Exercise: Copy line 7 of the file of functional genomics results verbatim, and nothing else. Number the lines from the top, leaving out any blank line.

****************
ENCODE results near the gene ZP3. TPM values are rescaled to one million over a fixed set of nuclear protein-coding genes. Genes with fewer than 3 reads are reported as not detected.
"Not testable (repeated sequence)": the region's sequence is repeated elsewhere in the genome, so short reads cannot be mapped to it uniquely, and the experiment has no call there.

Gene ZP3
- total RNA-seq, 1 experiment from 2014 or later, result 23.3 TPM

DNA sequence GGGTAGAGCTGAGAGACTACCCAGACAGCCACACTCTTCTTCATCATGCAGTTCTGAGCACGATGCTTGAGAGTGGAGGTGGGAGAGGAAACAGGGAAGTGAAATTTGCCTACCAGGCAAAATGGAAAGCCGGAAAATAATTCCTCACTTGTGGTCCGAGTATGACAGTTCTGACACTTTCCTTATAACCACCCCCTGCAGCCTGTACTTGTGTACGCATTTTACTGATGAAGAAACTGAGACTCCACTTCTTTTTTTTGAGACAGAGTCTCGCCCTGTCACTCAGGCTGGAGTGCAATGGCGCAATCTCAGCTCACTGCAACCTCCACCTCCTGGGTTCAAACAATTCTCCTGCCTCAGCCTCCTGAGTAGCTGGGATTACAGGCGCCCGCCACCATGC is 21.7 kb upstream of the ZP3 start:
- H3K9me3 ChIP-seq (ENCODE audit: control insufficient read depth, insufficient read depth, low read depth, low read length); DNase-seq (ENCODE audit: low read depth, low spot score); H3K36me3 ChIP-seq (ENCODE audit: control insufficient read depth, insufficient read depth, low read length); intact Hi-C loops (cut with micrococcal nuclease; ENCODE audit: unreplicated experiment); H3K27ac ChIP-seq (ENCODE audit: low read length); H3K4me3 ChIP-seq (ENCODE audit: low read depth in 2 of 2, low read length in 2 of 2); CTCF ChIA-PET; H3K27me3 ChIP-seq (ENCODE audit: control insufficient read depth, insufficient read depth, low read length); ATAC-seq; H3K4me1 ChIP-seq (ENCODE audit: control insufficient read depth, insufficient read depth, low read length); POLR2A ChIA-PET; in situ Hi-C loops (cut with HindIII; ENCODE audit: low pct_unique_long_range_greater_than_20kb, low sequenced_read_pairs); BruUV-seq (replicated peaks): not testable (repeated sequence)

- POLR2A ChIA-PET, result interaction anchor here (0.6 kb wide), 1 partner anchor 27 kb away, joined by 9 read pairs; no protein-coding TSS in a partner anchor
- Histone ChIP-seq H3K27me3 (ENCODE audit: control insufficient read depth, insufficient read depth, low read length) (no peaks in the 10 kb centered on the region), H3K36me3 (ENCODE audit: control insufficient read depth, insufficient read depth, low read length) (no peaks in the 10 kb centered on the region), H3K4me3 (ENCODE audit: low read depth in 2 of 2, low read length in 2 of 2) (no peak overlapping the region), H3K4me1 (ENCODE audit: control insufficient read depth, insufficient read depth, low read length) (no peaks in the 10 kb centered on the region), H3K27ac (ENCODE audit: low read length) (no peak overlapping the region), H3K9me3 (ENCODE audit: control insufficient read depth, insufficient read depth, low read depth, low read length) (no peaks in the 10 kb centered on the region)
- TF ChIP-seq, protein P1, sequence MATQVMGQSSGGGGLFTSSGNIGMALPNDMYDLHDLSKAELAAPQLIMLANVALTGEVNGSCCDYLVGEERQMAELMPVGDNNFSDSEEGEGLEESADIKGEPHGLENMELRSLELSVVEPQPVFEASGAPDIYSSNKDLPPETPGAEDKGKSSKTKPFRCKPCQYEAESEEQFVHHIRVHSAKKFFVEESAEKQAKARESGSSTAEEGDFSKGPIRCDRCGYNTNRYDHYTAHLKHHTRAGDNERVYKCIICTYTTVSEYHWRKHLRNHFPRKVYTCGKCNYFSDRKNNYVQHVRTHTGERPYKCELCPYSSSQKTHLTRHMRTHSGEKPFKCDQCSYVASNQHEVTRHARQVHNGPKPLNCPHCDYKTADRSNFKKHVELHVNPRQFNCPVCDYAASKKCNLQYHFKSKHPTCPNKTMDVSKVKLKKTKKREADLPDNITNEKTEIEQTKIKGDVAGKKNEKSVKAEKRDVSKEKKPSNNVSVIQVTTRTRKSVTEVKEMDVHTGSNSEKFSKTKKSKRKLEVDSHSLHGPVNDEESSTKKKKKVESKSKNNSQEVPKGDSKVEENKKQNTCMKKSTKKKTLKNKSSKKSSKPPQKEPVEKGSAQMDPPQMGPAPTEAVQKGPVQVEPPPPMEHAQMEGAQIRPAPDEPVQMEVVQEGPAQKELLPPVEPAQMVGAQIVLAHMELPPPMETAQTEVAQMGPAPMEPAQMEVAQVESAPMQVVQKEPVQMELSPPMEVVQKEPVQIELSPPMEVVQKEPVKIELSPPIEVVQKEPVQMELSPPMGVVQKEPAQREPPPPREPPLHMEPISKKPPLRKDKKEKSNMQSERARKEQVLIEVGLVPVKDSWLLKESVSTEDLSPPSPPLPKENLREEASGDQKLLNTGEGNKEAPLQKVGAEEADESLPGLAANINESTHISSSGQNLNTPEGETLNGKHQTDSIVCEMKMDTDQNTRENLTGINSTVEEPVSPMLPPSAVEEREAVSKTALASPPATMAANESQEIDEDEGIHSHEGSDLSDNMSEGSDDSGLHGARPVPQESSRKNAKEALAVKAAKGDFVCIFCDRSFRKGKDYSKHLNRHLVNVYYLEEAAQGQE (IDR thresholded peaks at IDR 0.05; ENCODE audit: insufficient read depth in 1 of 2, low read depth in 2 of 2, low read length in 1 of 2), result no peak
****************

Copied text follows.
- POLR2A ChIA-PET, result interaction anchor here (0.6 kb wide), 1 partner anchor 27 kb away, joined by 9 read pairs; no protein-coding TSS in a partner anchor